Doug, you’re right about this: Helen Thomas will, in one capacity or another, outlast Scott McLellan in his role as White House Press Secretary.
But are you really telling us that she is respected as “dean” of the White House press corps? Because I find that really hard to believe. Her partisan credentials are well established, and I’m not the only one who thinks so:
[S]he is no longer the Helen Thomas of yesteryear, a deadline artist writing news for tens of millions of UPI readers. She left the waning wire in silent protest, after convicted felon Rev. Sun Myung Moon’s News World Communications rescued it from collapse in 2000, and took a job at the Hearst News Service. There, Helen Thomas the Pundit writes a sharply partisan syndicated White House column about what she thinks—as opposed to Helen Thomas the Reporter, who wrote about what she’d learned. How bad is the column? Only a couple of Hearst papers, the Seattle Post-Intelligencer and the Houston Chronicle, publish her pieces with any regularity.
. . .
I dare say that if you were Bush or his handlers, you’d pass her over at a press conference, too. Her loathing for Bush is palpable. “This is the worst president ever,” she told the Torrance, Calif., Daily Breeze in January. “He is the worst president in all of American history.” Though Thomas never masked her crush on Democrats when she worked as a news writer, she comes completely out of the closet in her columns, ripping “Bush’s headlong drive into war, his favor-the-rich economic policy and his campaign to put right-wing ideologues on the Supreme Court.” As the child of Lebanese immigrants, Thomas knows exactly which religious button she’s pushing when she repeatedly condemns Bush’s plans for war on Iraq as a “crusade.”
But Thomas’ opinion columns are a model of restraint when compared with the snarky speeches she delivers in lieu of asking questions at White House briefings. In the past, Ari Fleischer usually gave Thomas first shot, and in recent weeks she rode a constant theme:
Thomas to Fleischer: Will you state for the record, for the historical record, why [Bush] wants to bomb Iraqi people?
—March 5, 2003
Thomas to Fleischer: [W]hy is [Bush] going to bomb them? I mean, how do you bomb people back to democracy? This is a question of conquest. They didn’t ask to be “liberated” by the United States. This is our self-imposed political solution for them.
—Feb. 26, 2003
Thomas: At an earlier briefing, Ari, you said that the president deplored the taking of innocent lives. Does that apply to all innocent lives in the world?
Fleischer: Well, Helen—
Thomas: And I have a follow-up.
Fleischer: —I refer specifically to a horrible terrorist attack in Tel Aviv that killed scores and wounded hundreds. And the president, as he said in a statement yesterday, deplores in the strongest terms the taking of those lives and the wounding of those people, innocents in Israel.
Thomas: My follow-up is, why does he want to drop bombs on innocent Iraqis?
—Jan. 6, 2003
Thomas’ talent for speechifying at news conferences dates to her career as a reporter. The day after the allies started bombing Iraq in 1991, President George H.W. Bush denounced Hussein’s Scud attack against Israel in a news conference. Back then, Thomas had a very different idea of who qualified as an “innocent civilian.”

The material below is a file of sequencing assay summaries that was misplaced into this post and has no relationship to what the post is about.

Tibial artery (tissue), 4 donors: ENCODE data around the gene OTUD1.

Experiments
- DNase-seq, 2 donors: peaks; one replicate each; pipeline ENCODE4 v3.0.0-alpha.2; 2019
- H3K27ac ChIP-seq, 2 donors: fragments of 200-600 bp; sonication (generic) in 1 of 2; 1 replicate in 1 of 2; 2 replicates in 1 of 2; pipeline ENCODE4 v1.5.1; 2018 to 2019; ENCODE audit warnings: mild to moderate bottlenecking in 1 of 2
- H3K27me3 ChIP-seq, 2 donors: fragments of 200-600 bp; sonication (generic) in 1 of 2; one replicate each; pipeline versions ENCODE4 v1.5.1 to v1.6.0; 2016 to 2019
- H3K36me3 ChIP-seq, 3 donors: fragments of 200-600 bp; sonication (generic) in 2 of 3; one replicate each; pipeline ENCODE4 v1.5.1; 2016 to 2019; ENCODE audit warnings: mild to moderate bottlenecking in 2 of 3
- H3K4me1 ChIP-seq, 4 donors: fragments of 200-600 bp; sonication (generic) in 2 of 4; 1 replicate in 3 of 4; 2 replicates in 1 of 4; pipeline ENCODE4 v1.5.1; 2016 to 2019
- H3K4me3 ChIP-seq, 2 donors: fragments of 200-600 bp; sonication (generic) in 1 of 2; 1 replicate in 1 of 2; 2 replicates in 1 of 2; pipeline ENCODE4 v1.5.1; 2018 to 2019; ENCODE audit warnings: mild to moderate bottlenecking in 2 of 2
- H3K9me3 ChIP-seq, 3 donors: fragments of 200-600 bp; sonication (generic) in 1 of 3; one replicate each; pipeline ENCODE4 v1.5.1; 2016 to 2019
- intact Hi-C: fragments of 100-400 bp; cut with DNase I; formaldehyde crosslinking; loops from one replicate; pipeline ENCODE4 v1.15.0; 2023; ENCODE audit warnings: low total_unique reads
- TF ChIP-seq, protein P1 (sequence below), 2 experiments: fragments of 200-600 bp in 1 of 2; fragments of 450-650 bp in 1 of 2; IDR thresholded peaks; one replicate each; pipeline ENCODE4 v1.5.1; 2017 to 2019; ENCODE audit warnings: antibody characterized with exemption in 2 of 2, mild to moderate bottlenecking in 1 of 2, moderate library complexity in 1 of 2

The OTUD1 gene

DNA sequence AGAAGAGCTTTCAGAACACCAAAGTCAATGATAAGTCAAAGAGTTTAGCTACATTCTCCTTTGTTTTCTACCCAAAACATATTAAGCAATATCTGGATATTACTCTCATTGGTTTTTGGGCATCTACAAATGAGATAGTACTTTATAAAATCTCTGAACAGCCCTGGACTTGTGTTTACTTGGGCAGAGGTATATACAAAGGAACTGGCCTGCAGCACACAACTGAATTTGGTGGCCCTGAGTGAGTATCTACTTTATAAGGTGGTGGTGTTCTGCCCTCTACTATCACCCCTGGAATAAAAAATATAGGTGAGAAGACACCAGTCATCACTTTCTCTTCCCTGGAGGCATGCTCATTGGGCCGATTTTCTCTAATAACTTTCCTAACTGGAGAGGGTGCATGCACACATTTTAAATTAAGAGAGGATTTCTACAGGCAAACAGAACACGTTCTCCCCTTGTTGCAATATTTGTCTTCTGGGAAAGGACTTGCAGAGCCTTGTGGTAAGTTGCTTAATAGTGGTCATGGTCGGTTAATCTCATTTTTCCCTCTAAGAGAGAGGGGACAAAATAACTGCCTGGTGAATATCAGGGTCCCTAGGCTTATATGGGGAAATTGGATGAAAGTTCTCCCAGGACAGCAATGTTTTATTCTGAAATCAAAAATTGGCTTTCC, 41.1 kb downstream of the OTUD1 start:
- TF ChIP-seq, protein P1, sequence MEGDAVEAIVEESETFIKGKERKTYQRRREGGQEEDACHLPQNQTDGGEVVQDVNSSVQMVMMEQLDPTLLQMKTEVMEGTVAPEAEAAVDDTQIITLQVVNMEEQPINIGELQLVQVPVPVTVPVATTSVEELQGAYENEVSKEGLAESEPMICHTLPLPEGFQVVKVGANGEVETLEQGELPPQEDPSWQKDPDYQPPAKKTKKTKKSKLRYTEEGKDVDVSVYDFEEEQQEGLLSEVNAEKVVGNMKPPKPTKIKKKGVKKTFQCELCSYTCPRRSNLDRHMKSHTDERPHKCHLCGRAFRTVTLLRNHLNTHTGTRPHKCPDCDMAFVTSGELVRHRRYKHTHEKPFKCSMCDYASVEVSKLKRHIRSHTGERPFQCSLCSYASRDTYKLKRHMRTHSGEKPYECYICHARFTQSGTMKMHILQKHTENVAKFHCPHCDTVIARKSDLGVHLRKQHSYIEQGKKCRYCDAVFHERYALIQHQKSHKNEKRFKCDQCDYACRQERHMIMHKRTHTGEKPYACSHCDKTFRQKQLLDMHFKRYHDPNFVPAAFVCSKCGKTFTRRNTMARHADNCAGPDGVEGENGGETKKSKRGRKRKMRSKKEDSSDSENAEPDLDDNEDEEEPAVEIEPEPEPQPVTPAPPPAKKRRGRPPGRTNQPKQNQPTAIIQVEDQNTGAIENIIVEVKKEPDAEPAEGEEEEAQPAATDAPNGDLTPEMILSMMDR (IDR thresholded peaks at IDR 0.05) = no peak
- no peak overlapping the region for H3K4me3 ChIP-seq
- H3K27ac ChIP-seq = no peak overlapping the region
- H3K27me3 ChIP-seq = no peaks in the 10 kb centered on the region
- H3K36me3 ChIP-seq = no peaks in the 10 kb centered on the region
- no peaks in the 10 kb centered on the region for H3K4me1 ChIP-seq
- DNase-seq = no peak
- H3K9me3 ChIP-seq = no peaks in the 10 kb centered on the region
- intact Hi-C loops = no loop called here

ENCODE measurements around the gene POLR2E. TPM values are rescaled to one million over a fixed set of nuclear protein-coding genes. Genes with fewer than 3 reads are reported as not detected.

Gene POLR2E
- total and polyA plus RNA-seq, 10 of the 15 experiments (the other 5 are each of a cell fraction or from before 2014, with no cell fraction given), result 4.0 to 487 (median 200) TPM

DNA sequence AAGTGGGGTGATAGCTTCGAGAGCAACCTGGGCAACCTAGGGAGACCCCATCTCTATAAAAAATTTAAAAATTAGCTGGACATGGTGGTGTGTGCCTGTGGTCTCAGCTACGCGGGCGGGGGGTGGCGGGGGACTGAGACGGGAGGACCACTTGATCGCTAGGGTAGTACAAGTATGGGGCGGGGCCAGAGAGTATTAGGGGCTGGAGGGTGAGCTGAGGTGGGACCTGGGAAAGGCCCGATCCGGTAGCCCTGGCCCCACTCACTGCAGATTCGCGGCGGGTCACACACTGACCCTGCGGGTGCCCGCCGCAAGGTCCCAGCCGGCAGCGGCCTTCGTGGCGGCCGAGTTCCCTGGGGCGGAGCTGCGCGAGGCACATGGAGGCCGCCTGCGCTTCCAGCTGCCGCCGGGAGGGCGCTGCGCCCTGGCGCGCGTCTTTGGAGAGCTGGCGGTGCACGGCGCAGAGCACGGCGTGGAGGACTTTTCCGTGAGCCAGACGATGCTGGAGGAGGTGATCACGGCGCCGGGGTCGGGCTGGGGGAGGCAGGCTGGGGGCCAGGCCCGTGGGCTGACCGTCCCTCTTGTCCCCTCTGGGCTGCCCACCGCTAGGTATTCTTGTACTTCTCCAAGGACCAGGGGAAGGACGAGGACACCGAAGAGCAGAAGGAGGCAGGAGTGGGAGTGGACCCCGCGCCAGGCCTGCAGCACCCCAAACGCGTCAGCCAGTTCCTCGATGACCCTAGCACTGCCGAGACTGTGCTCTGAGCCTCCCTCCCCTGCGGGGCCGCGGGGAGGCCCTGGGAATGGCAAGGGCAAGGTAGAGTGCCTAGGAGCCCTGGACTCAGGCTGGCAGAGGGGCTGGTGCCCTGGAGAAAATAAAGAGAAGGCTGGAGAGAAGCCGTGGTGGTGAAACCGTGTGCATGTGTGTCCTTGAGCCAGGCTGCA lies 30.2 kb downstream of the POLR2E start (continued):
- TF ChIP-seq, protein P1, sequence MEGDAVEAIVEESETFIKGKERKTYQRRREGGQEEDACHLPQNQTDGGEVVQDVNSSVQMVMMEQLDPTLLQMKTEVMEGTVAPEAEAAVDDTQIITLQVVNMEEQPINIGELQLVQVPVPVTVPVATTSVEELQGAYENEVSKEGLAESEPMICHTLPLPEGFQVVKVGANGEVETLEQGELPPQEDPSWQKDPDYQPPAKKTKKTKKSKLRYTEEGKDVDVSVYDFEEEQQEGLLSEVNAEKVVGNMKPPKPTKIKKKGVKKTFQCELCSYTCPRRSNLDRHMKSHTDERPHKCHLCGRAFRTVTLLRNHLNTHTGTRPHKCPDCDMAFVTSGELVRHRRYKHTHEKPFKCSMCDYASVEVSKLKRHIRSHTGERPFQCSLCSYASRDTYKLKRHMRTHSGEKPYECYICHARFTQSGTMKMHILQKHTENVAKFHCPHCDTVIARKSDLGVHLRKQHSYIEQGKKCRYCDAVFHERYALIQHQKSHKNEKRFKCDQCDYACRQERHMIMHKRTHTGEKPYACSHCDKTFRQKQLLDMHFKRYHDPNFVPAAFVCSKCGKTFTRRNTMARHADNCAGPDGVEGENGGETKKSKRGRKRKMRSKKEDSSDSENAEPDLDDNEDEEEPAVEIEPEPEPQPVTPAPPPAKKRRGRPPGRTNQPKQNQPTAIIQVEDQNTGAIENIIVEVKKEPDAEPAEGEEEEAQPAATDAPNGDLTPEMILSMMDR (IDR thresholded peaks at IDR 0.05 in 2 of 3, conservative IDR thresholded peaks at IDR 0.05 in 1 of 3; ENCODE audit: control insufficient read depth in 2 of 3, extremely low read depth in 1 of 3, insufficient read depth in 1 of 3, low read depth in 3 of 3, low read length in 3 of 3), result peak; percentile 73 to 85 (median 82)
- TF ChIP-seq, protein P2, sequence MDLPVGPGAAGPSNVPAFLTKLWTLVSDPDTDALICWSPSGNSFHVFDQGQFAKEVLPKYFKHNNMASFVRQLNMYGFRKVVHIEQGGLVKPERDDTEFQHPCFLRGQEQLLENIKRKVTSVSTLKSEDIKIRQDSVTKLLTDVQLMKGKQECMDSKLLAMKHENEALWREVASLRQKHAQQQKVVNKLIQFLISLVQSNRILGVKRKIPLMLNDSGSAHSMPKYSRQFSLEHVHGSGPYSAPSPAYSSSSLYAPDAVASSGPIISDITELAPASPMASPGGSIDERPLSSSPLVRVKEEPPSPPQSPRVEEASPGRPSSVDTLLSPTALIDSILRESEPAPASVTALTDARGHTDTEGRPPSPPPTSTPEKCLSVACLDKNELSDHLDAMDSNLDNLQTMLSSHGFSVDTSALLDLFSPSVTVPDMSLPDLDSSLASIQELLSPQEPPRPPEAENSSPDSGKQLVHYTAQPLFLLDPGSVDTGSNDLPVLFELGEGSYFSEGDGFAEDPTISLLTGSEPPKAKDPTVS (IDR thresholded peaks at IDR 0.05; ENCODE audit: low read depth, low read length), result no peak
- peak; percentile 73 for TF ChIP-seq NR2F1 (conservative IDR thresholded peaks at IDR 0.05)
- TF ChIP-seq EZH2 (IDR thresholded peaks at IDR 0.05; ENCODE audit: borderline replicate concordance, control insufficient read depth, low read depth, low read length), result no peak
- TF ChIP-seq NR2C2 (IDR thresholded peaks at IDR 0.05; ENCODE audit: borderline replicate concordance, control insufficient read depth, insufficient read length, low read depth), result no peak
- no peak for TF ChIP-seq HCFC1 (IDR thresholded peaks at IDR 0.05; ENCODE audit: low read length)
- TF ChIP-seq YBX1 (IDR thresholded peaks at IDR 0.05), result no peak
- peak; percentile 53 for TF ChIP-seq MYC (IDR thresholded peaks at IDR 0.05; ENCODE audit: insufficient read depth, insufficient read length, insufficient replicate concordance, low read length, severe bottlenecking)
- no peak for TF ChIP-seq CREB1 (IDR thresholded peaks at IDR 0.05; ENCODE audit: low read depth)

Thomas: Mr. President, two days ago you launched a war, and war is inherently a two-way street. Why should you be surprised or outraged when there is an act of retaliation?
Bush I: Against a country that’s innocent and is not involved in it? That’s what I’m saying.
Thomas: Well …
Bush I: Israel is not a participant. Israel is not a combatant, and this man has elected to a—to launch a terrorist attack against the population centers in Israel with no military—no military design whatsoever. And that’s why. And it is an outrage and the whole world knows it and the whole world is—most of the countries of the world are speaking out against it. There can be no—no consideration of this in anything other than condemnation.
Bested by Bush, who was never particularly quick on his feet, Thomas changes the subject with a new speech.
Thomas: Why is it that any move for—move for peace is considered an end run at the White House these days?
Bush I: Well, you—you obviously—what was the question? End run?
Thomas: Yes, that is considered an end run, that people who still want to find a peaceful solution seem to be running into a brick wall.
That was over ten years ago, and her partisanship has only gotten worse. Why should her questions, in 2005, be taken seriously after a track record like that?
I once asked her the following in an email:
You maintain several times in your article that President Bush deceived the U.S. and based his policy on falsehoods. What are these falsehoods?
No wmd; no threat; no ties to al qaida-helent
That’s an argument? That’s a trope. And that’s not a reporter — that’s a partisan, Doug! (Not that Helen Thomas invented that.) As the article I quoted above, by Jack Shafer in the (liberal) Slate magazine, puts it:
As someone practiced in the art of vitriol, I’d be the last to deny Thomas her right to extend a middle finger at the president. . . . She often raises serious questions that are on lots of people’s minds—questions that other critical journalists in the press corps might want to pose. But when spoken by Thomas’ lecturing lips first, the questions sound absurd. She ends up taking the air out of the room for intelligent criticism of the president and helps make the press corps look like a Saturday Night Live skit. You can almost hear Fleischer squealing behind closed doors after the briefings: Thank God for Helen Thomas!